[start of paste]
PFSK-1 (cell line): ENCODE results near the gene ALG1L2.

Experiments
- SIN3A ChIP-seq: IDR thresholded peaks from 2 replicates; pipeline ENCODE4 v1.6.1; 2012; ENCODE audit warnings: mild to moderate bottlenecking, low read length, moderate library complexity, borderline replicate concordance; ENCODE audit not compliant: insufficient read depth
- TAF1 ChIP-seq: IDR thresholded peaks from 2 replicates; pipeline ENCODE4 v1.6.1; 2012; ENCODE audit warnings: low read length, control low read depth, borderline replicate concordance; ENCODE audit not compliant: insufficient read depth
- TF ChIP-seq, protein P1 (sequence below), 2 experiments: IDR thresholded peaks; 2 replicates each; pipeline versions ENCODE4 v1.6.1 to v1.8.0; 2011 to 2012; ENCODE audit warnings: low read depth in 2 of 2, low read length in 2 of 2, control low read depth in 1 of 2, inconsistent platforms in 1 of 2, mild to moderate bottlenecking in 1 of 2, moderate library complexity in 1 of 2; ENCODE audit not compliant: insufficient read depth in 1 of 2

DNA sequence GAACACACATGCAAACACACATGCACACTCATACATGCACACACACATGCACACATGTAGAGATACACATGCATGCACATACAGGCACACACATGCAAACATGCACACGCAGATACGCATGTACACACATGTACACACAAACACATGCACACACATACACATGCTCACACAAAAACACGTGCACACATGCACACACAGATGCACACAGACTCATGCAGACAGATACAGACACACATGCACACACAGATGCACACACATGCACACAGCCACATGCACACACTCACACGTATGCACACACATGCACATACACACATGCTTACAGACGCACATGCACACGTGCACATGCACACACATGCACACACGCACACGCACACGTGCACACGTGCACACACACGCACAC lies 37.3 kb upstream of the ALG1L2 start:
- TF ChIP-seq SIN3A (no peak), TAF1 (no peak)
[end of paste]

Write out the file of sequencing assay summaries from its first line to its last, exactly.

PFSK-1 (cell line): ENCODE results near the gene ALG1L2.

Experiments
- SIN3A ChIP-seq: IDR thresholded peaks from 2 replicates; pipeline ENCODE4 v1.6.1; 2012; ENCODE audit warnings: mild to moderate bottlenecking, low read length, moderate library complexity, borderline replicate concordance; ENCODE audit not compliant: insufficient read depth
- TAF1 ChIP-seq: IDR thresholded peaks from 2 replicates; pipeline ENCODE4 v1.6.1; 2012; ENCODE audit warnings: low read length, control low read depth, borderline replicate concordance; ENCODE audit not compliant: insufficient read depth
- TF ChIP-seq, protein P1 (sequence below), 2 experiments: IDR thresholded peaks; 2 replicates each; pipeline versions ENCODE4 v1.6.1 to v1.8.0; 2011 to 2012; ENCODE audit warnings: low read depth in 2 of 2, low read length in 2 of 2, control low read depth in 1 of 2, inconsistent platforms in 1 of 2, mild to moderate bottlenecking in 1 of 2, moderate library complexity in 1 of 2; ENCODE audit not compliant: insufficient read depth in 1 of 2

DNA sequence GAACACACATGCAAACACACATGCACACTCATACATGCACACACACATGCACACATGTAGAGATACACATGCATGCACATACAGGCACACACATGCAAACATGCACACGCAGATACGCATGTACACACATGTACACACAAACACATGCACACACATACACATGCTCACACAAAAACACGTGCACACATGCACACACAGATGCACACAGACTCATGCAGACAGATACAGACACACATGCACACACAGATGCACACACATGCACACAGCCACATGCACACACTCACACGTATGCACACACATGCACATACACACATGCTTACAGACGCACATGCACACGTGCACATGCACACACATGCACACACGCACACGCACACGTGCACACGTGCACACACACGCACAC lies 37.3 kb upstream of the ALG1L2 start:
- TF ChIP-seq SIN3A (no peak), TAF1 (no peak)